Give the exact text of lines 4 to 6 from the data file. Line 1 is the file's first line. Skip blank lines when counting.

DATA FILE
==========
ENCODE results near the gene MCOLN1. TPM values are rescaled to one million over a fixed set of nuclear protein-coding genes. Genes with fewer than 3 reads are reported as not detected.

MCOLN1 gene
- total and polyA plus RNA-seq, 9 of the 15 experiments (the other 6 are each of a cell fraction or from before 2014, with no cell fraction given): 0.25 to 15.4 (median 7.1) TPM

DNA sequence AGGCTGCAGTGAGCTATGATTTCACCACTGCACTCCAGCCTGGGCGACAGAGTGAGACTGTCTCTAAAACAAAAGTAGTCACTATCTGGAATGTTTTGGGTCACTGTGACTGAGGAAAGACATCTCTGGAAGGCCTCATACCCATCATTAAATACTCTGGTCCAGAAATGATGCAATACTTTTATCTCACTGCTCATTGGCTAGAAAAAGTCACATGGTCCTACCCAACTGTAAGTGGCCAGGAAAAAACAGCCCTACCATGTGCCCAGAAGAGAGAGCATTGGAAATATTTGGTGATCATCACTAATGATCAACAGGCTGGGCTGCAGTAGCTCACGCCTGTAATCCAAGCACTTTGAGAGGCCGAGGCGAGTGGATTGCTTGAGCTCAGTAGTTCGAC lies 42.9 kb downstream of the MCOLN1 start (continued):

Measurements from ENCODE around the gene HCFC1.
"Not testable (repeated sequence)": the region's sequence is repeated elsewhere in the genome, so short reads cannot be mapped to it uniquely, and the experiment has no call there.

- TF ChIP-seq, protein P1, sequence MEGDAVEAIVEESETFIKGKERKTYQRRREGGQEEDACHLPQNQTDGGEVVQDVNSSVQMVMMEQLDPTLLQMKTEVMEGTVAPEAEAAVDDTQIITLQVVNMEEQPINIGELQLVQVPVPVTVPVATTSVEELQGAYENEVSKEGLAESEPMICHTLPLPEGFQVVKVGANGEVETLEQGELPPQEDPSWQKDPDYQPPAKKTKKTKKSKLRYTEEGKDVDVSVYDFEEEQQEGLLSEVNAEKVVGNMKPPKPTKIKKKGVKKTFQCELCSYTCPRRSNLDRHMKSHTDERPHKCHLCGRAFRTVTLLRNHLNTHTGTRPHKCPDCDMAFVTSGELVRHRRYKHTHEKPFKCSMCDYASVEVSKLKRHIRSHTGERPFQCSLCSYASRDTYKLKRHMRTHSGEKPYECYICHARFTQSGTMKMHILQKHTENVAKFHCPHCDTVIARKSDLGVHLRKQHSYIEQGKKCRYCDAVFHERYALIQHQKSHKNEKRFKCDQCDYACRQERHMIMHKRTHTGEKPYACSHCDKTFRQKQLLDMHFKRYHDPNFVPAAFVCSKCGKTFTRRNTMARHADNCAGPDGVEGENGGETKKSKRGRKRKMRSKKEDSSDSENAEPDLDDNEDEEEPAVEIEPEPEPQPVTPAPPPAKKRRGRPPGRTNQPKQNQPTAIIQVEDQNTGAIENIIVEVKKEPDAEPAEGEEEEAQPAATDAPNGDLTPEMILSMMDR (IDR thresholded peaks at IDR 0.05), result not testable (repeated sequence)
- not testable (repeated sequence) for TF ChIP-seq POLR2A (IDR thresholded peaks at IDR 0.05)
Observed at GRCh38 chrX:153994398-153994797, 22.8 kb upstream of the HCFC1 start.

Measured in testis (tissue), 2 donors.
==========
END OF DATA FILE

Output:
DNA sequence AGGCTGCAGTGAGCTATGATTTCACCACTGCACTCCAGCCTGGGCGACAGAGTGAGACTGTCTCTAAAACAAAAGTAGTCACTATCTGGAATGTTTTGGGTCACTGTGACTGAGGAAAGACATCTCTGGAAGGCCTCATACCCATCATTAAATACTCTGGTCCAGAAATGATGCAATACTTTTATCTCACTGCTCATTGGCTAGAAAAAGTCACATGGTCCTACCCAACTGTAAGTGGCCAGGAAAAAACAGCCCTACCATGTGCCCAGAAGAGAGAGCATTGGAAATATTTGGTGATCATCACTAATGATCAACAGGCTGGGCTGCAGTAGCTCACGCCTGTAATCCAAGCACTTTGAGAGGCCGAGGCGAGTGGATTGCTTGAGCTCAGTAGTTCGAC lies 42.9 kb downstream of the MCOLN1 start (continued):

Measurements from ENCODE around the gene HCFC1.
"Not testable (repeated sequence)": the region's sequence is repeated elsewhere in the genome, so short reads cannot be mapped to it uniquely, and the experiment has no call there.